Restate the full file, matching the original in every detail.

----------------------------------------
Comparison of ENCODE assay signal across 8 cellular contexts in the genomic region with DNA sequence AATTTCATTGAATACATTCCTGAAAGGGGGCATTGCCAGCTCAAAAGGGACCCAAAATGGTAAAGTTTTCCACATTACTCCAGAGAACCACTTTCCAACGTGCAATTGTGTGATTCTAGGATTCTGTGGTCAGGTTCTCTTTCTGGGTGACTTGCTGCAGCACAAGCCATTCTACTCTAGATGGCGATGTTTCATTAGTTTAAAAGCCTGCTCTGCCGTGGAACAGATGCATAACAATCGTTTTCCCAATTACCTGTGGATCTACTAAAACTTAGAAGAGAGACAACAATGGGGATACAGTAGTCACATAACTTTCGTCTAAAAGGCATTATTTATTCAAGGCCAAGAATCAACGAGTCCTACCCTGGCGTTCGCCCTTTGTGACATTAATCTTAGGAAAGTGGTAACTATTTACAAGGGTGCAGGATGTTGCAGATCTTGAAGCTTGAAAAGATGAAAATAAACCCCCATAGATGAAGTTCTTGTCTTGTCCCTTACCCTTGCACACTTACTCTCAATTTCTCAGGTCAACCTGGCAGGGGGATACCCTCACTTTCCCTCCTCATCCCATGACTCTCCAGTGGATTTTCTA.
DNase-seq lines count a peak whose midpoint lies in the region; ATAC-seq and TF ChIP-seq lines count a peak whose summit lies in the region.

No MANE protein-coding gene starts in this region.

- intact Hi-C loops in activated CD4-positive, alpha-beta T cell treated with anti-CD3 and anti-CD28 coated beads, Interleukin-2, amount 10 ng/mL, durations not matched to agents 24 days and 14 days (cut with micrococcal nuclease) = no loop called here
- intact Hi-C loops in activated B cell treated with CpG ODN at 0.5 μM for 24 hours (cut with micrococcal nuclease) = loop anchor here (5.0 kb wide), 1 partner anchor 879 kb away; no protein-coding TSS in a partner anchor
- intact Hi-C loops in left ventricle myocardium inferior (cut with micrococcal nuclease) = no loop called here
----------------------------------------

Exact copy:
Comparison of ENCODE assay signal across 8 cellular contexts in the genomic region with DNA sequence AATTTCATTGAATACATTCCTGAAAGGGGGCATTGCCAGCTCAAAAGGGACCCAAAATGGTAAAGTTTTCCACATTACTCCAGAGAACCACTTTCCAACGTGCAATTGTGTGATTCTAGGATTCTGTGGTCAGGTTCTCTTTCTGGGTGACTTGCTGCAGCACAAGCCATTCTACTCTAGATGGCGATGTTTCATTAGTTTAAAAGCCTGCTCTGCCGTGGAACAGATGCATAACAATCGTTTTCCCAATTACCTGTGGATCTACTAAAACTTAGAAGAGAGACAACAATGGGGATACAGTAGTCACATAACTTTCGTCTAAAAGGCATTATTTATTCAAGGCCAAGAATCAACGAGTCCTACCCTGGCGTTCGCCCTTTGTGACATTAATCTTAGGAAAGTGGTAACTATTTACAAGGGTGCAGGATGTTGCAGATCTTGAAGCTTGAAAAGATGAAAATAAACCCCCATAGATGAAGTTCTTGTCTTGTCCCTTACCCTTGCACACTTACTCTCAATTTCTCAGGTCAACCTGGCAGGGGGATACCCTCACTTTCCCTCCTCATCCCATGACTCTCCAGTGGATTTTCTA.
DNase-seq lines count a peak whose midpoint lies in the region; ATAC-seq and TF ChIP-seq lines count a peak whose summit lies in the region.

No MANE protein-coding gene starts in this region.

- intact Hi-C loops in activated CD4-positive, alpha-beta T cell treated with anti-CD3 and anti-CD28 coated beads, Interleukin-2, amount 10 ng/mL, durations not matched to agents 24 days and 14 days (cut with micrococcal nuclease) = no loop called here
- intact Hi-C loops in activated B cell treated with CpG ODN at 0.5 μM for 24 hours (cut with micrococcal nuclease) = loop anchor here (5.0 kb wide), 1 partner anchor 879 kb away; no protein-coding TSS in a partner anchor
- intact Hi-C loops in left ventricle myocardium inferior (cut with micrococcal nuclease) = no loop called here